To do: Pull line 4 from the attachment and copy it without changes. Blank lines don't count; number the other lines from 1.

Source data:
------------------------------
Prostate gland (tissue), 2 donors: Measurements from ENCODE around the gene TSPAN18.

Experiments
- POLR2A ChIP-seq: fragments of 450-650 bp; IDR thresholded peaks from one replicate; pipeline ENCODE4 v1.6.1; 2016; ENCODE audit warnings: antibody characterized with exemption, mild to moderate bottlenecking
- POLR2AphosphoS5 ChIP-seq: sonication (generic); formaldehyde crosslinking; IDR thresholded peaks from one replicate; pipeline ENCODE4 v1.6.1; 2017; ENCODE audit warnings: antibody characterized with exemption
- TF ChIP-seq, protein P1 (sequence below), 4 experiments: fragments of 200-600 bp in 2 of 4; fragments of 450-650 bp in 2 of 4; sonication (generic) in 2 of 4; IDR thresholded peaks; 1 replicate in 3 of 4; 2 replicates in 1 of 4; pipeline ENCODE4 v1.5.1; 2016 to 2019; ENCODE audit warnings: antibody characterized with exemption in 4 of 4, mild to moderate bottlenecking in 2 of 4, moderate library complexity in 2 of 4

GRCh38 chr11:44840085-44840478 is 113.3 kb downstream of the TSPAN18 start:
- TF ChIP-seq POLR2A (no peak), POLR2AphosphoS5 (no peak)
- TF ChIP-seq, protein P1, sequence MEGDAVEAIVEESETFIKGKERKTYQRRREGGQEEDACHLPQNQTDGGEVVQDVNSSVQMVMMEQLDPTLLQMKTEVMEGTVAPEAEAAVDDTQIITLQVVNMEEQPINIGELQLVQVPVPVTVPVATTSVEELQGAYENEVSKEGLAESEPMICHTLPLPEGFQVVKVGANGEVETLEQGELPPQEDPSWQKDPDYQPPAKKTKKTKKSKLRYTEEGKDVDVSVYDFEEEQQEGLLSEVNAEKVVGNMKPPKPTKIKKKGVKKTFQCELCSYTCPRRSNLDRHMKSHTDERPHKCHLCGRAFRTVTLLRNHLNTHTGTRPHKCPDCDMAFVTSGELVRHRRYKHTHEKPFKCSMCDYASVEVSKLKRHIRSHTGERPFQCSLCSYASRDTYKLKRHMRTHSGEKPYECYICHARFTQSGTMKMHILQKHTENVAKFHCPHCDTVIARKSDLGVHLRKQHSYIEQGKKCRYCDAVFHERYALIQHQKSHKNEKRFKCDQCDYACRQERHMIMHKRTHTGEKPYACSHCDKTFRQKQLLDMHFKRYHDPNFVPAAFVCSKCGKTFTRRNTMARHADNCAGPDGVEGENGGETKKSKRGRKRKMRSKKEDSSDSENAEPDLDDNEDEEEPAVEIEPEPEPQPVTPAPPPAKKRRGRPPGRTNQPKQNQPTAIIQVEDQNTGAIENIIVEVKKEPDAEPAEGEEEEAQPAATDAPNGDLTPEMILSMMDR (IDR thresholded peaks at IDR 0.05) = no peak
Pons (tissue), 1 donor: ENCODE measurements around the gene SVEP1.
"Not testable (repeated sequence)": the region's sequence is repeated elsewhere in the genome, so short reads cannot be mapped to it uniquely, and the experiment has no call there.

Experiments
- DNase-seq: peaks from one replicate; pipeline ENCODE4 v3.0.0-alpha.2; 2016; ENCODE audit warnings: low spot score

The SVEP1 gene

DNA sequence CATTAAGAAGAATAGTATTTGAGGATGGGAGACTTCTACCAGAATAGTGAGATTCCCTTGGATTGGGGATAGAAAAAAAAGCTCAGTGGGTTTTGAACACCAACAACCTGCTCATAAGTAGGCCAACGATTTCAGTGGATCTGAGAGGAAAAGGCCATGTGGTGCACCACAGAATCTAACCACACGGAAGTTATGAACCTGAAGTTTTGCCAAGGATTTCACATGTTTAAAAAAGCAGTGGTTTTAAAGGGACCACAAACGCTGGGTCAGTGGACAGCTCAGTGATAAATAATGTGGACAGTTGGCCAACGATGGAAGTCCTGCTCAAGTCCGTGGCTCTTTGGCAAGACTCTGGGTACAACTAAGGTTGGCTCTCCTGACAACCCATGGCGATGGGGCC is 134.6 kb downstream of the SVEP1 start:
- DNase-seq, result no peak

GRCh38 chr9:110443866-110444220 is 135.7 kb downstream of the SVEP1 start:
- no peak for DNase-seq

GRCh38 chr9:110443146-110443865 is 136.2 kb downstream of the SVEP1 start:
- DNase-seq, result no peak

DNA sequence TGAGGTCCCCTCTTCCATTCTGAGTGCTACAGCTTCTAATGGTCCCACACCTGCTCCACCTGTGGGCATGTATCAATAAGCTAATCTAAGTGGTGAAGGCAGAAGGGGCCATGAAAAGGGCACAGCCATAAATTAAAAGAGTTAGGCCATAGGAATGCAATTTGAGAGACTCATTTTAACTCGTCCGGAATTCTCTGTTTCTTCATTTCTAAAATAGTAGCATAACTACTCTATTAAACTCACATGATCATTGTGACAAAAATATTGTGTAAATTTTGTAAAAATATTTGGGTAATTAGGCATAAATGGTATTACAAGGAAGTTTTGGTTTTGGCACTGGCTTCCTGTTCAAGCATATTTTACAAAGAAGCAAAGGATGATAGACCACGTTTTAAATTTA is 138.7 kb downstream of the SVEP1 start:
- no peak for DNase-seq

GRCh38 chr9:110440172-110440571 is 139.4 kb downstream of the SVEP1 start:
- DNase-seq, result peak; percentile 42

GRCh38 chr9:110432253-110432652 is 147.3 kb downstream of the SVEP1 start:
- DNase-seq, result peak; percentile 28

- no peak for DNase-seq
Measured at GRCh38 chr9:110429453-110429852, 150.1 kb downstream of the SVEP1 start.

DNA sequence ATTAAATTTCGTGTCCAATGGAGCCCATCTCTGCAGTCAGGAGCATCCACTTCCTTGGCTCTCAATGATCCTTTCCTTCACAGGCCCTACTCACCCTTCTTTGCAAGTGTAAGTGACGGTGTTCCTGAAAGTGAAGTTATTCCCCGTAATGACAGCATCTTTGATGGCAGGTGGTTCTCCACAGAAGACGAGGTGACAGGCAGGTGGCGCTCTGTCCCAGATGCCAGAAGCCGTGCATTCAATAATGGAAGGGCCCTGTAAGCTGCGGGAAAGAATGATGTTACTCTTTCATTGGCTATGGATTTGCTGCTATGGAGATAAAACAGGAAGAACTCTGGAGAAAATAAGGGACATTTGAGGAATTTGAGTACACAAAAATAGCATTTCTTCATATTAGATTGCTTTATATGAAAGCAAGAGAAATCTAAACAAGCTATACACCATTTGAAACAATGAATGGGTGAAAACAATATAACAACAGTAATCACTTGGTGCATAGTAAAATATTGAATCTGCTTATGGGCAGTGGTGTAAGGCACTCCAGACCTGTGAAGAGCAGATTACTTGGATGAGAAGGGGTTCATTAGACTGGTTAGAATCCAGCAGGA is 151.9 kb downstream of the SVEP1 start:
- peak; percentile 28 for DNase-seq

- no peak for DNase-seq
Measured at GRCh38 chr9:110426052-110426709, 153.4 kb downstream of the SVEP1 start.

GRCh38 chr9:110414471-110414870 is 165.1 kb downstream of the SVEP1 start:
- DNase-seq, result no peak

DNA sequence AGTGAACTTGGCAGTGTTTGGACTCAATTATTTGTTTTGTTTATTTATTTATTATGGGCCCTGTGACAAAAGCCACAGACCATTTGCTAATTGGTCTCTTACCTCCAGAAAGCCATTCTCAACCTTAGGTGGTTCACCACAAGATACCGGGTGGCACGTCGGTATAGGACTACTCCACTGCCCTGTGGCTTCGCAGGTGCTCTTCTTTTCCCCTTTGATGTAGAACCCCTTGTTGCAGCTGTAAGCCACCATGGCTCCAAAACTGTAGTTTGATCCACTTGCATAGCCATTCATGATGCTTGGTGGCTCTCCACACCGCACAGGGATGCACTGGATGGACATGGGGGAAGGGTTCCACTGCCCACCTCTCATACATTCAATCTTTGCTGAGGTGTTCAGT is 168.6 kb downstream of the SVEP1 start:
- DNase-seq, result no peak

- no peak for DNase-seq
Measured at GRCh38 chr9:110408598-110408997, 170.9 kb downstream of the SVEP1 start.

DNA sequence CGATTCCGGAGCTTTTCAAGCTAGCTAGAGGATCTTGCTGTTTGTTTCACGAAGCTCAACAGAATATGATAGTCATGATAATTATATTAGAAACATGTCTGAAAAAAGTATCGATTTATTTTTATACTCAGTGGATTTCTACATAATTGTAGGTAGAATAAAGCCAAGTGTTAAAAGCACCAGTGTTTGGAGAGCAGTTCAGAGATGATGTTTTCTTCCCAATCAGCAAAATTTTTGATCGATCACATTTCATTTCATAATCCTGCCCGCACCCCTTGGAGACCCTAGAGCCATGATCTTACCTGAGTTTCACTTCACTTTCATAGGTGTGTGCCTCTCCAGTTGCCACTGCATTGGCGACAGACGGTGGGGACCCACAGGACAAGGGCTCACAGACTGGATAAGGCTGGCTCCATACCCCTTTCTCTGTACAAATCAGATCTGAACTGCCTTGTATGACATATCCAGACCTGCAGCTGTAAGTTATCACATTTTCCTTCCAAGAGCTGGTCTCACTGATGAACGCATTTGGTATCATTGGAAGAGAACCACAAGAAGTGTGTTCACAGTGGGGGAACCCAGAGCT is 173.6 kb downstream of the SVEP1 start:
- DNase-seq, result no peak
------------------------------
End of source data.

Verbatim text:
- POLR2AphosphoS5 ChIP-seq: sonication (generic); formaldehyde crosslinking; IDR thresholded peaks from one replicate; pipeline ENCODE4 v1.6.1; 2017; ENCODE audit warnings: antibody characterized with exemption